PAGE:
I had my first post-op scheduled six days after my bi-lateral mastectomy and reconstructive surgery. My sister, being my caregiver for the week, helped me into the car, put my seat belt on me gingerly, closed the door, and off we went back to Seattle. Anticipation grew in me the closer we got to the hospital
After these first six-days, I finally started feeling a little more normal. I was still sleeping in the recliner, had the drain tubes in, and could not move my arms like I use to, but I was feeling more like myself mentally. My sense of humor was finally coming back to life. I would hope that this appointment would be the turning point to start gaining my physical life back.
As we walked into the exam room, I was not ready to have the blood pressure cuff put around my arm, opting for my ankle instead. It wasn’t much of a shock when my blood pressure was sky high – having it taken at the ankle is not very accurate at all. My sister helped me out of my top and into a gown. When the surgeon came in, looking over my fluid output record for the week, he was glad to announce the drain tubes could come out. What a relief! Those are not the most pleasant piece of equipment to endure for a week. Besides, my skin was retaliating with huge fluid-filled kidney-shaped blisters under the bandages supporting the drain tubes. Once removed, the blisters reduced quickly.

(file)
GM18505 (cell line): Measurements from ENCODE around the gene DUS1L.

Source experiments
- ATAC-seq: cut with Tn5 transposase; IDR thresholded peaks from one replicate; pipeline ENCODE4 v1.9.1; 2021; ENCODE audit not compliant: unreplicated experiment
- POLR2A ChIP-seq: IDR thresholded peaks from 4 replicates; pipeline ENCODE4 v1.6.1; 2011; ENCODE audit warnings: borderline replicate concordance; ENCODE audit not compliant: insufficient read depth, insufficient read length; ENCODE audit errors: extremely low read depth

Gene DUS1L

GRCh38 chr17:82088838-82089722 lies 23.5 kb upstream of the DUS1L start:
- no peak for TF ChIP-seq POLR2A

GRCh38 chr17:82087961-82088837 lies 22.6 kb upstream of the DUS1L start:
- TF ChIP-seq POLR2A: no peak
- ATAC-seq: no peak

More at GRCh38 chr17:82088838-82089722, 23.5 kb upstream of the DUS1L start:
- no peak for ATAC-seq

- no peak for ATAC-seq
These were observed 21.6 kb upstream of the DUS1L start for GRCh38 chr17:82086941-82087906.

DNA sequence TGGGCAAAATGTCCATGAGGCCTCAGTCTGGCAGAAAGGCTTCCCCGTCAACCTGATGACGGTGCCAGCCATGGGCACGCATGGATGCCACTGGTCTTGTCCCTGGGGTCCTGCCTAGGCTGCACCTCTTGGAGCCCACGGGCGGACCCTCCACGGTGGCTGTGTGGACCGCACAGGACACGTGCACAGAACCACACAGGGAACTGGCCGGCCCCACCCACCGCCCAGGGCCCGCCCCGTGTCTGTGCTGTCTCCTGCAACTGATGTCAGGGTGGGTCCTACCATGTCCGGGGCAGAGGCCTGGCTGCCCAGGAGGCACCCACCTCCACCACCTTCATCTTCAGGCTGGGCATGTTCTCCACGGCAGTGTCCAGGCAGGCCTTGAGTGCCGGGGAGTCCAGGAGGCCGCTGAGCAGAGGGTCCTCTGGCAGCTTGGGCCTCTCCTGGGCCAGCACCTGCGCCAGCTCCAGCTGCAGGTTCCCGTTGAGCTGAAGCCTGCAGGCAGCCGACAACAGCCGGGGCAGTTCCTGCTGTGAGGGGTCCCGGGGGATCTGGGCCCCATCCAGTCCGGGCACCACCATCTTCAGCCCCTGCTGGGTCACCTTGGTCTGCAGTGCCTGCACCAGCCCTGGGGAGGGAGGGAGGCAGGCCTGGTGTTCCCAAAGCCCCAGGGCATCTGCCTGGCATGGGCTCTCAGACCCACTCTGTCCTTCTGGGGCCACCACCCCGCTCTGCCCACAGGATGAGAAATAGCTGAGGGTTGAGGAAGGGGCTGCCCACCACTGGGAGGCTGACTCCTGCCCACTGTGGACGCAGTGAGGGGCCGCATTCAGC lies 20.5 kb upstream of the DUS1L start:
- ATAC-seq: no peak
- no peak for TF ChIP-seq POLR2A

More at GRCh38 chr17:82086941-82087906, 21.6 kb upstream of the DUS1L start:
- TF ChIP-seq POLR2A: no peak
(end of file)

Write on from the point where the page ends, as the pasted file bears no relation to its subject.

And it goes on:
After opening my gown, the doctor immediately saddened. I knew what was next; I knew it was coming. My nipples did not survive the surgery and needed to be removed. I was disappointed to say the least, but glad to finally hear what we thought for days. After asking how soon surgery was needed to be scheduled, he said, “tomorrow.” This would just be another bump in the road, nothing I couldn’t handle.
Sitting down talking, we discussed how there was a second surgery; my recovery schedule now would be restarting at day one. This was simply a skin removal surgery, but it would set me back a week. My arm exercises would not be starting like planned because of the possibility of opening up the new sutures. In addition to the change of my recovery due to the added surgery, my pathology report was back. As the doctor was reading the results to us, he briefly touched on my DCIS, but no residual DCIS was located in the breast. However, there was Stage 1 Invasive Lobular Carcinoma. What!?! My sister and I looked at each other, and then looked at the doctor. “Wait? Did you just say I had cancer?” This was definitely a shock to my system.
Not only was I told I needed a second surgery, but my whole life was about to change again. My treatment plans could easily change with this new diagnosis. I was not looking forward to having this conversation with the oncologist back home. Then the realization hit a few minutes later. I had cancer! Thank you, God, for leading me in my chosen path of treatment. This mastectomy just may have saved my life.
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